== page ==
Cool things that happen only at the Vancouver Aquarium

Photo by Mikaylie Wilson

This week, "something really cool happened" at the Vancouver Aquarium, Nicole Cann, the aquarium's manager of interpretive delivery, said.

Canada's largest aquarium broke the record for the highest amount of harbour seals its Marine Mammal Rescue Centre has ever rescued in one season. "We rescued over 150 of them," she said. And the Marine Mammal Rescue Centre has been one of Canada's leading rescue centres for over 40 years. Harbour seals, their most "common patient."

 Just in time for the aquarium's fall promotion, "Rescue Stories."

"It's an amazing feeling to see these animals that you worked so hard to care for–and sometimes they come in and you really don't think they're going to survive–be able to go on their own and survive in the ocean," Cann said. Most of the animals that survive are released back into the ocean.

@VancouverAqua Tip: Feature Programs

Cann said that most people who come to the aquarium don't realize that there's a number of programs that happen only once a day. They're called Feature Programs.

"When you come to the aquarium and you look at our show board, it only shows you whats happening in the next two hours, and you might make your plan on what's going to happen in the next two hours, and you wouldn't know that in two-and-a-half hours, we're going to be releasing butterflies into the Amazon gallery," she said.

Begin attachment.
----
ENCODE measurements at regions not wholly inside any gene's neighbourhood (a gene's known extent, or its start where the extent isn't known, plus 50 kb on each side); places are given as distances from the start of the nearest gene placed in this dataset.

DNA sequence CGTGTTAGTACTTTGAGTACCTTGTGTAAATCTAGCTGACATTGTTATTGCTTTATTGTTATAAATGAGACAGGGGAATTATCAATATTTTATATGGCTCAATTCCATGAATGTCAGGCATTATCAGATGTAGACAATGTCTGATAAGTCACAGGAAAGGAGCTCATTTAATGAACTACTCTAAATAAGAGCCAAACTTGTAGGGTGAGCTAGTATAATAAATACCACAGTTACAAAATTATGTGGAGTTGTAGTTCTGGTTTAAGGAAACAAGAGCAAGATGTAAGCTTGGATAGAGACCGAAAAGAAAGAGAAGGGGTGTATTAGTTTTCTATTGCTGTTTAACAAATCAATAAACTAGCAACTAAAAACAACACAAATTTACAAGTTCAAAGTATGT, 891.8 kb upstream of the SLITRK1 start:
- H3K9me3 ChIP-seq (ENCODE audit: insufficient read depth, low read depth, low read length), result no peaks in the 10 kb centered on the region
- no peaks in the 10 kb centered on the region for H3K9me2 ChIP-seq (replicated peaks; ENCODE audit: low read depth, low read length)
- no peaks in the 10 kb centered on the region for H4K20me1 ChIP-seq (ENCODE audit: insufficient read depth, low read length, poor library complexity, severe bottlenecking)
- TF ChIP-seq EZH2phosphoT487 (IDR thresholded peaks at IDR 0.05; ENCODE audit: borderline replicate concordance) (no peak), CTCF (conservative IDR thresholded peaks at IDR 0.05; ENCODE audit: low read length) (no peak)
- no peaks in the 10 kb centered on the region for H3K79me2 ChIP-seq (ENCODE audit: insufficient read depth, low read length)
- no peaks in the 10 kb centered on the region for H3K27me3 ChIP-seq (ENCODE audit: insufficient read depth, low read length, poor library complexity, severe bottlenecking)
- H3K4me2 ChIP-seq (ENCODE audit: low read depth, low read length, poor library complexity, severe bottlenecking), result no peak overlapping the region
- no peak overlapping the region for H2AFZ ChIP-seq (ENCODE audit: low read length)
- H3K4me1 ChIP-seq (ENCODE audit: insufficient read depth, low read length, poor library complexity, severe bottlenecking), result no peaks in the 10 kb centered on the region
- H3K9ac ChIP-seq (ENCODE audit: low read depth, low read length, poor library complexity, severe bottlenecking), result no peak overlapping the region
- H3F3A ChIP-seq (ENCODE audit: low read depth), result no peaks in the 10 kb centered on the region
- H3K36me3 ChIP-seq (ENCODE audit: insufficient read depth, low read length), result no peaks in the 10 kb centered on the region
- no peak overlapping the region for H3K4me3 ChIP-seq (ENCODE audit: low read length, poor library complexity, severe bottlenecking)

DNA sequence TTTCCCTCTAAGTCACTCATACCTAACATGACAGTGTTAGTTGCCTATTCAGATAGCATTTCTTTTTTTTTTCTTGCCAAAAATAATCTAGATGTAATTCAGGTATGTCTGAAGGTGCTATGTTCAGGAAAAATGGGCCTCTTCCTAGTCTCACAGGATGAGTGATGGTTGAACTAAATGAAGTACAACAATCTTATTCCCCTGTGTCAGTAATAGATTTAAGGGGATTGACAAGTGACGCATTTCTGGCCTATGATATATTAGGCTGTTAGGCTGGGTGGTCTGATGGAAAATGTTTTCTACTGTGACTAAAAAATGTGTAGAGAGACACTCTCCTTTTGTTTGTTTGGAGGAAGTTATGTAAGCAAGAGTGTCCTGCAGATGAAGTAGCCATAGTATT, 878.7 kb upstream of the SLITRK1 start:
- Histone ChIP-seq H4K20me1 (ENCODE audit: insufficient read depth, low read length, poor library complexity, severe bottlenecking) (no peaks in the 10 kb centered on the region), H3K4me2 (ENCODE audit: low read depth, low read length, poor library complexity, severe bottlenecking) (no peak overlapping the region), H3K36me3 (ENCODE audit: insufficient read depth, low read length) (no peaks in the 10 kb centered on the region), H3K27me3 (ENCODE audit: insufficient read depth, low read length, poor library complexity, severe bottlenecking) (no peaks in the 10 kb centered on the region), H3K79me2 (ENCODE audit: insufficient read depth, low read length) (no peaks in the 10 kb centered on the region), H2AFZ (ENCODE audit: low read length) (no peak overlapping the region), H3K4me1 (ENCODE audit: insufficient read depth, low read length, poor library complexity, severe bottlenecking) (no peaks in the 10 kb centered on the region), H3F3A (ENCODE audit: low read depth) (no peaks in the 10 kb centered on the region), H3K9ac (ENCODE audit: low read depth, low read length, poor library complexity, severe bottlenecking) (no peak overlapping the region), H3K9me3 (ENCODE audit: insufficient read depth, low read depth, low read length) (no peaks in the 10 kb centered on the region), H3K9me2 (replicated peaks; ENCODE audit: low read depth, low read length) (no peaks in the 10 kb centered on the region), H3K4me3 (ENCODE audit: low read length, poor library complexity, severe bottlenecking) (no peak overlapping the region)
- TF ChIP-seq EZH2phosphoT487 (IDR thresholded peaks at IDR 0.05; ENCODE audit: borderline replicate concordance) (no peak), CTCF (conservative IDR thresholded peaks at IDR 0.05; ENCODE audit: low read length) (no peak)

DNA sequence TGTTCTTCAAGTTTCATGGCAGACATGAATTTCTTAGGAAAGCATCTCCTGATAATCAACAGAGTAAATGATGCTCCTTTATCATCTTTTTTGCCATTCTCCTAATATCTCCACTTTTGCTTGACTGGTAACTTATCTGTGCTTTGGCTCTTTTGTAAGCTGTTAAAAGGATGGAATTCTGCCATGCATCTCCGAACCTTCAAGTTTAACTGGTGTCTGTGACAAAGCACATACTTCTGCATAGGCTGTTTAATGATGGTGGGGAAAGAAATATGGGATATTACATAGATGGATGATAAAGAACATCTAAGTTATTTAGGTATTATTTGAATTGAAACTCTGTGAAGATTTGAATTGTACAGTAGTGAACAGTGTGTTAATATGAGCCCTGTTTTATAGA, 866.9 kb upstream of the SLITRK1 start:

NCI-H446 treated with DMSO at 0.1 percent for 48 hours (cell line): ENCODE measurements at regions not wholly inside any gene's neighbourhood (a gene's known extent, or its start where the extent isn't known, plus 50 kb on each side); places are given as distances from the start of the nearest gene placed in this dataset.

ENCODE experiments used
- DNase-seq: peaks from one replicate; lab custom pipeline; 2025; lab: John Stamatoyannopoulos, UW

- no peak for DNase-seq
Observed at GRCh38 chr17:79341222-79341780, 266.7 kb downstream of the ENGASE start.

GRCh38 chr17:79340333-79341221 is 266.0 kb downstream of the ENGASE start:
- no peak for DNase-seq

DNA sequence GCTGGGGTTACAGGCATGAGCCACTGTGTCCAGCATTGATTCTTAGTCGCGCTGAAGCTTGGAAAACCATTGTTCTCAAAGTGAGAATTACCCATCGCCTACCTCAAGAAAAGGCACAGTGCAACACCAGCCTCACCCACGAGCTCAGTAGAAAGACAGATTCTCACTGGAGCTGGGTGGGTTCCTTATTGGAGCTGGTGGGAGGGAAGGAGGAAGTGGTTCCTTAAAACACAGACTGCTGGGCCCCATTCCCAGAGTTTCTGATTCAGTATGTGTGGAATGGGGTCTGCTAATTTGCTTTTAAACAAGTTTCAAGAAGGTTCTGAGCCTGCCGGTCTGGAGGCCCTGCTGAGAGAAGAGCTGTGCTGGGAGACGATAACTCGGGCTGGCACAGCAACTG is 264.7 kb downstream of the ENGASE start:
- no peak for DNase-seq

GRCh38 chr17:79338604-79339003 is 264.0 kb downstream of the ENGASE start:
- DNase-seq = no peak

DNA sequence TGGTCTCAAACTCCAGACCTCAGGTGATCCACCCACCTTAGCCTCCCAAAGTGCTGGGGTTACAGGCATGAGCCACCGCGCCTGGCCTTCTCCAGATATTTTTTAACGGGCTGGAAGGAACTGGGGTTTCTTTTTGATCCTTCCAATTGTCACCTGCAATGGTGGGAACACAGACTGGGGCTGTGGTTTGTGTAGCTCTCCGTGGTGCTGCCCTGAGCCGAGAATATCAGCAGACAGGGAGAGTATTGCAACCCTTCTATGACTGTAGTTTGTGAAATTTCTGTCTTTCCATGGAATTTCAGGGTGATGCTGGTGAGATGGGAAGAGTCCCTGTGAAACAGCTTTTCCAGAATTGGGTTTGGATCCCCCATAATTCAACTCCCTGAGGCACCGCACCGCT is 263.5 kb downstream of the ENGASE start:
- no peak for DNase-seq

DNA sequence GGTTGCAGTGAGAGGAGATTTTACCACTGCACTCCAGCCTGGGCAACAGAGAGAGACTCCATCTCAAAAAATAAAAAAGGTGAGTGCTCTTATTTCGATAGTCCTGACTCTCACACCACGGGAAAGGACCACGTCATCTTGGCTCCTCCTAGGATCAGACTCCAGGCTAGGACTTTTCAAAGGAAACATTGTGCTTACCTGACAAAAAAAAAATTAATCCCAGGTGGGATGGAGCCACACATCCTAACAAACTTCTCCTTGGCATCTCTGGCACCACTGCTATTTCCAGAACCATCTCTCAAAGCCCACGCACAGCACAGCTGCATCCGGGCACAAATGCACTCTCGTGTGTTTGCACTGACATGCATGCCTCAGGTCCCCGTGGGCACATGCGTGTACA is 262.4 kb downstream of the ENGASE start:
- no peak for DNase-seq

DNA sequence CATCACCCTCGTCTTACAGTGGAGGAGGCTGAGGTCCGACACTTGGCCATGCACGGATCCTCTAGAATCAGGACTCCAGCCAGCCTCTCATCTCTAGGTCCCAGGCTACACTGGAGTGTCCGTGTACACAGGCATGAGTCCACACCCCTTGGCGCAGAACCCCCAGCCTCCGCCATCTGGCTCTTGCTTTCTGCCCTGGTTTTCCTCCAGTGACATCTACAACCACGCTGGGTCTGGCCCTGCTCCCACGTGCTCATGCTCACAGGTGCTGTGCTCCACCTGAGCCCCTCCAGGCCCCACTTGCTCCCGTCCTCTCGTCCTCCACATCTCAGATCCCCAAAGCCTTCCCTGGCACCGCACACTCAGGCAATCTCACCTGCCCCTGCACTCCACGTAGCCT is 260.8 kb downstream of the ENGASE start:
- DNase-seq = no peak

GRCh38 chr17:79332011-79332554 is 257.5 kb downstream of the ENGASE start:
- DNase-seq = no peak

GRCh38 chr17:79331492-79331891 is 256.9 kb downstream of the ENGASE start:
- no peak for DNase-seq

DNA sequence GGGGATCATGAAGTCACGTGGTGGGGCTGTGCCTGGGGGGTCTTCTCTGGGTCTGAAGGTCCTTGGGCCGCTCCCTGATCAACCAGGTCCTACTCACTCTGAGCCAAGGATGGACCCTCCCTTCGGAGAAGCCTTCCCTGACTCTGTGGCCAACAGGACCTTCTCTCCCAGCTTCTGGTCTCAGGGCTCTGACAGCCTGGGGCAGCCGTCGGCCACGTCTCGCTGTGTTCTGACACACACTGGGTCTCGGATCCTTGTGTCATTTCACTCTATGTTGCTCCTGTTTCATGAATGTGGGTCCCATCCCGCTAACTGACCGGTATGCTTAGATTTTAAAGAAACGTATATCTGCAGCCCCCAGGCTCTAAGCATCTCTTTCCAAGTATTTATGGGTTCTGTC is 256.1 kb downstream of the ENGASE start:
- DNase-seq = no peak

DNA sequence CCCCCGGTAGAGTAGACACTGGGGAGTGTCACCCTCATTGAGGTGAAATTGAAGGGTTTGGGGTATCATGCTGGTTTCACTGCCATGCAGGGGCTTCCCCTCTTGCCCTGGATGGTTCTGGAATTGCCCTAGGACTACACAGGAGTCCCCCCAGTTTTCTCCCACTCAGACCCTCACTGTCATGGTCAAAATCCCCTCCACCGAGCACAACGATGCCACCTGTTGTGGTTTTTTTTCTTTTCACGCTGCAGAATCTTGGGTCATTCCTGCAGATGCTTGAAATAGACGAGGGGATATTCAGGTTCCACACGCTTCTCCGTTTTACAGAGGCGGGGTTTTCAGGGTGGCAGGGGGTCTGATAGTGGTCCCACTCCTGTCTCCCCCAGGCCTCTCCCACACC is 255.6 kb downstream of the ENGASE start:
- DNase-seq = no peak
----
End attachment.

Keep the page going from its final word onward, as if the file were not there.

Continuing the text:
Ask your admission staff what the feature programs are of the day, and you'll find, "a lot of sort of secret programs that are happening at the aquarium."

Daisy still the most amazing

It's been three years since Daisy's rescue, but for Cann, who was there the day the harbour porpoise was brought to the aquarium's rescue centre, it's as if it happened yesterday.   

"We stood in the water with her for three solid days and nights, holding her tiny little body, and you could actually feel her shudder every time that she tried to take a breath, and she was trying so hard, and there's nothing that I can ever experience again like standing in the water at three o'clock in the morning, holding the life of a porpoise in my hands," Cann remembers. "It was one of the most incredible experiences."

Daisy was about a month old. She was washed up on the beach near Victoria. Scratched and cut. "She looked like a little lump, not even like an animal," Cann said. "I remember this little blob, this little awful-looking sick thing."

The aquarium's highlighting Daisy right now, her story making the aquarium just a little bit more popular. "She's an incredible ambassador for the hard work and dedication that goes into caring for every single rescue animal that we come across because whether it's a seal or a porpoise or a sea lion, every animal counts," Cann said. "There's nothing that I can ever experience again like standing in the water at three o'clock in the morning, holding the life of a porpoise in my hands."

Now three years old, the thriving Daisy inhabits the Aquarium's B.C. Sugar pool. At the underwater viewing area, spectators stand awed and inspired.